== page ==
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Top 5 Causes of Deforestation Around the Globe

Earth’s forests are under severe stress. Unsurprisingly, humans are responsible for most of it. According to the most recent reports, the equivalent of around 36 football fields of forests are chopped down, burned, and generally destroyed every minute. And the more forest clearings we create, the more flora and fauna we lose. About 135 species of animals, plants, and insects suffer because of deforestation every day. Read on to find out more about the causes of deforestation.

Forests are an immense source of benefits for humans, animals, and plants alike. We use them for various goods, including paper and timber. But they’re also giant carbon sinks, mitigating and slowing down climate change. Forests consume huge amounts of the carbon dioxide we put into the air, giving us oxygen in return.

Meanwhile, tropical rainforests – like the Amazonian one – play a crucial role in the water cycle. With no forests, the precipitations in the region decrease drastically. Researchers also estimate rainforests have provided us with over half of anti-cancer plants they have identified so far. More than 80 percent of land-dwelling species depend on forests as their natural habitats. The biodiversity of these ecosystems also ensures global food security.

So, if the planet’s forests give us so many benefits, why are we destroying them? The answer is not simple. In fact, more than one factor is responsible for deforestation. A combination of the following forces are devastating what’s left of our forests.

1. Commercial Agriculture

Converting forests into agricultural land is a disruptive human practice and one of the major causes of deforestation. The global demand for commodities like soybeans and palm oil is pushing industrial-level producers to chop down trees at an accelerating rate. For example, Indonesia, the world’s largest producer of palm oil, set the Guinness World Record for the “Fastest Forest Destroyer” in 2008. Even when organizations work on replenishing arid plantations, the spent soil is incapable of producing the same rich biodiversity.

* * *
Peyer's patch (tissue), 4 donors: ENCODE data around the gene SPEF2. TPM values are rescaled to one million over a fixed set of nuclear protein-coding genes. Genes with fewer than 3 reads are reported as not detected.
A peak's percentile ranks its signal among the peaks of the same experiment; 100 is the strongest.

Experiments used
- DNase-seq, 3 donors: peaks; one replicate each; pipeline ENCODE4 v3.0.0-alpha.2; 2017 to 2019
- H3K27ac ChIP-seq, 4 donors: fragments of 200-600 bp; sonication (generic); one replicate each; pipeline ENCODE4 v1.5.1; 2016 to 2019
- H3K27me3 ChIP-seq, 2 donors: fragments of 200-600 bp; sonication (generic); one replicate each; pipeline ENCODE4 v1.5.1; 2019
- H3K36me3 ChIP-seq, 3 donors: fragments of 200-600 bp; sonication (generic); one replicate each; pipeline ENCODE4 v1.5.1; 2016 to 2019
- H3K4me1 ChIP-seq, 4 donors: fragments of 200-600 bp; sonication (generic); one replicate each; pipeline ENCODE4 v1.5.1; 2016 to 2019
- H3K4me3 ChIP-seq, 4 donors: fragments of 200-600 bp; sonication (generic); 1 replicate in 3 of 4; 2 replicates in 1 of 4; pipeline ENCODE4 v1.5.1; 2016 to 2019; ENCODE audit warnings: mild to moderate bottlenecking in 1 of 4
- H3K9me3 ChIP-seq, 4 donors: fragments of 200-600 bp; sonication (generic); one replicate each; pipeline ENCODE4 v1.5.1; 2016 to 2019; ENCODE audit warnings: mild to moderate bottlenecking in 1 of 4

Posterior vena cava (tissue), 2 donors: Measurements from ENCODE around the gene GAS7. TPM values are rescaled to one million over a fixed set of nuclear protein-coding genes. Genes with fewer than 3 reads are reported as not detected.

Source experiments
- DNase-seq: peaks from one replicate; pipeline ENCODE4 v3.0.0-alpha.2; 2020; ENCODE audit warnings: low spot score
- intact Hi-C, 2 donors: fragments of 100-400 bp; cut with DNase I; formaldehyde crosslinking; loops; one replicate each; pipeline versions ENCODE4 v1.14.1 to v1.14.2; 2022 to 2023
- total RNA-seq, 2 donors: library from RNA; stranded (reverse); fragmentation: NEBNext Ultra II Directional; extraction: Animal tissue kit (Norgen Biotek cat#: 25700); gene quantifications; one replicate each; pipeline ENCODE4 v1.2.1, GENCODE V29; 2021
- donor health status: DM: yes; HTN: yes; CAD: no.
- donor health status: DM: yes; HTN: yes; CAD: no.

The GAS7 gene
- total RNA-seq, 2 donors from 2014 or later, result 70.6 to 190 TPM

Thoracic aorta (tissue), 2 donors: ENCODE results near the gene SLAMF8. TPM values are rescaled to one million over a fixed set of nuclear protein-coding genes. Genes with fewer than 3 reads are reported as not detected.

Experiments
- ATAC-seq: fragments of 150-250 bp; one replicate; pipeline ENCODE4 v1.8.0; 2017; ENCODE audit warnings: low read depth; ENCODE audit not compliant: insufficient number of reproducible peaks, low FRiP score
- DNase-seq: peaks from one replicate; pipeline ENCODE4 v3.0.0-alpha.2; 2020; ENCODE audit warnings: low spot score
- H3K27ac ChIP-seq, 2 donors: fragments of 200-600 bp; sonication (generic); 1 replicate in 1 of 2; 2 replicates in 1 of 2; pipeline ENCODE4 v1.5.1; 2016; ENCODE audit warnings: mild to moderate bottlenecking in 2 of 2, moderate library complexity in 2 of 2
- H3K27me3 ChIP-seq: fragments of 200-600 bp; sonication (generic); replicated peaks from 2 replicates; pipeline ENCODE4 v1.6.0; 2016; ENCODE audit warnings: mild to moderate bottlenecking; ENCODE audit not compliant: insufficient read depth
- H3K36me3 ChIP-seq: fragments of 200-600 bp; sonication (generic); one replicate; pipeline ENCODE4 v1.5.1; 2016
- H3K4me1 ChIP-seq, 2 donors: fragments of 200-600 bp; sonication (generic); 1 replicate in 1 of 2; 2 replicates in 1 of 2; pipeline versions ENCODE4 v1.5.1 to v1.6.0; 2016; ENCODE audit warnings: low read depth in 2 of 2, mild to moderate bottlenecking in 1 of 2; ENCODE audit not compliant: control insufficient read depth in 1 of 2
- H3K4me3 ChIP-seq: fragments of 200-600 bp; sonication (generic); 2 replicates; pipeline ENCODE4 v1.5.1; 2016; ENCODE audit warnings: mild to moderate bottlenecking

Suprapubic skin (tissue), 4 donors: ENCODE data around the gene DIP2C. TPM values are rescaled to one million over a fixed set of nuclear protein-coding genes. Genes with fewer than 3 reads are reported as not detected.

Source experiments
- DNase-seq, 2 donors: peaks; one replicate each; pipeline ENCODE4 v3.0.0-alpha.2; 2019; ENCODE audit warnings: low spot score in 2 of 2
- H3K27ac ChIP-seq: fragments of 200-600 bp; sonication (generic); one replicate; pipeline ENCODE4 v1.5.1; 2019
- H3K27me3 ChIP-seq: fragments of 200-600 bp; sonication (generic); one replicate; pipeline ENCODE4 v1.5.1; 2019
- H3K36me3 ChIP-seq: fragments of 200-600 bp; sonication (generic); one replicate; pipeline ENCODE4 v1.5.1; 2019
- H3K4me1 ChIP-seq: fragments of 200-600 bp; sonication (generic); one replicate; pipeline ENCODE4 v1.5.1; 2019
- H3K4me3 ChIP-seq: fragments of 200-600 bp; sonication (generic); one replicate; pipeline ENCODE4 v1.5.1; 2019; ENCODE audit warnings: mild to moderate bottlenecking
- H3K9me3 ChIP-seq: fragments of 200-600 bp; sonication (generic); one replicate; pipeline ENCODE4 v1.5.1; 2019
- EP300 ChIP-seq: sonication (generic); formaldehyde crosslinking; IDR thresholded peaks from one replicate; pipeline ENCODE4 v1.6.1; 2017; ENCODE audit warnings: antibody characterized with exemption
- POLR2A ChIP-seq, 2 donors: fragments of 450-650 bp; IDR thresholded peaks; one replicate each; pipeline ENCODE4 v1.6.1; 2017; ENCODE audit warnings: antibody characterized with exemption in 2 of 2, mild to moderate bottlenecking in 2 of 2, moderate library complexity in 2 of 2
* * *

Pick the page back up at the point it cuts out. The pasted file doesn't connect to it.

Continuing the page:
But soybean and palm oil plantations are just two of the many commercial-scale cash crops. International markets press on for larger productions, which add to the strain of deforestation. Commercial agriculture accounts for 68 percent of forest loss in Latin America and more than 40 percent around the world. As the largest driver of deforestation, industrial agriculture clears forests to make room for pasture, cropland, and tree plantation. Predictions show sugarcane and soya alone will cause the expansion of 20 million hectare for agricultural land in Brazil. This forecast applies for the next 40 years, causing deforestation twice the size of Hungary.

2. Forest Fires

Natural fires have always helped in the regeneration of vegetation and forest soils. Think of them as nature’s way of clearing out old flora to make room for new plants. While forest fires rarely cause permanent deforestation, they become a serious problem when they occur too often. Not only do they release huge amounts of greenhouse gases, but the resulting clouds of soot also fracture the normal rainfall patterns.

Forests become increasingly vulnerable to uncontrolled fires thanks to poor logging practices, the spread of agriculture, and urban expansion. They leave the forest areas degraded and unable to recover. Researchers from the U.S., Japan, the Netherlands, Indonesia and Norway published in 2012 an analysis of the causes of deforestation in 100 countries. Their estimates showed uncontrolled forest fires were responsible for about 9 percent of total forest degradation from 2000 to 2010.